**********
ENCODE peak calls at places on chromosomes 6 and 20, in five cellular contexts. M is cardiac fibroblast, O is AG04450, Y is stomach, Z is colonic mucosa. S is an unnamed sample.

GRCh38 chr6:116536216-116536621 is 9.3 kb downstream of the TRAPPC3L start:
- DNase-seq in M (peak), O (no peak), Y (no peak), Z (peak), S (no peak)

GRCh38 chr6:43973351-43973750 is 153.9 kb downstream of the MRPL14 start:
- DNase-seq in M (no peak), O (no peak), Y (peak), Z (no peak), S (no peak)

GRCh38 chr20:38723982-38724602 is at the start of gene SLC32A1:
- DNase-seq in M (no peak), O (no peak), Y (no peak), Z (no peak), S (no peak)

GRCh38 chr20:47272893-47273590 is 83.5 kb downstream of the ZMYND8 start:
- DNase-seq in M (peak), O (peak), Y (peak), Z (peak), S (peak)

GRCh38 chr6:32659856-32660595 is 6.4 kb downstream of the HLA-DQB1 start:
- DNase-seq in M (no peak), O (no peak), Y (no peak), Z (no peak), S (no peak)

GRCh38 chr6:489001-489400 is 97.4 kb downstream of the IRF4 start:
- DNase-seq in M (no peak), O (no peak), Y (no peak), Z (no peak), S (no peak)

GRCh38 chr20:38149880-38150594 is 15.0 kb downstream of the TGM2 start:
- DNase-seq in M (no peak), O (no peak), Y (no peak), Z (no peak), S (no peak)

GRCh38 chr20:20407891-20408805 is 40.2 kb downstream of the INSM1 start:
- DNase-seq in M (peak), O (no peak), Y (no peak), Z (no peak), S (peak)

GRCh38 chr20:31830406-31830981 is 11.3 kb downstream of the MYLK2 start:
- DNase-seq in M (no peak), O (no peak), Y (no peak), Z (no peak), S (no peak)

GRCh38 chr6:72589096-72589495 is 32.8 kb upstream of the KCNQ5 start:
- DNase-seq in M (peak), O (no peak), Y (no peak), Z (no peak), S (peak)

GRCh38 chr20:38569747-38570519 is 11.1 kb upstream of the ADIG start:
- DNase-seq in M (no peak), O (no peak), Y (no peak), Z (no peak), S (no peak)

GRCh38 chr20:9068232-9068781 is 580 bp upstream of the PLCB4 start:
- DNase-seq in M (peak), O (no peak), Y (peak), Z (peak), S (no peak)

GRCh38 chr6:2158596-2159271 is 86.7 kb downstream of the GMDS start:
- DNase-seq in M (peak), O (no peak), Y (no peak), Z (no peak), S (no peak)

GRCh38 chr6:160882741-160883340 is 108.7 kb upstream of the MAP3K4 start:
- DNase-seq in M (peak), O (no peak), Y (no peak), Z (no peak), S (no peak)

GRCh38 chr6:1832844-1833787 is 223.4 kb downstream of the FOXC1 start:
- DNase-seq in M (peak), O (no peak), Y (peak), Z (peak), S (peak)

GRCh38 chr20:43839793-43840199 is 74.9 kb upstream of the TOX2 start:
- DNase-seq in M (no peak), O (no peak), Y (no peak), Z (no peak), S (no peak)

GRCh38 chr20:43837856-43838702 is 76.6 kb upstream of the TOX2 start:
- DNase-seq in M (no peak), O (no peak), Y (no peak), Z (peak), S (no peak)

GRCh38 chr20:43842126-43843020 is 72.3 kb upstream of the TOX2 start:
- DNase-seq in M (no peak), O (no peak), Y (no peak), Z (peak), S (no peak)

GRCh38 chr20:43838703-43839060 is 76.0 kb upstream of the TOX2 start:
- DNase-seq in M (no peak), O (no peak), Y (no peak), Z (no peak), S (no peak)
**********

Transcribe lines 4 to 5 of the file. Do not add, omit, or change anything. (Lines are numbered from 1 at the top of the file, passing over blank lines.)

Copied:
GRCh38 chr6:43973351-43973750 is 153.9 kb downstream of the MRPL14 start:
- DNase-seq in M (no peak), O (no peak), Y (peak), Z (no peak), S (no peak)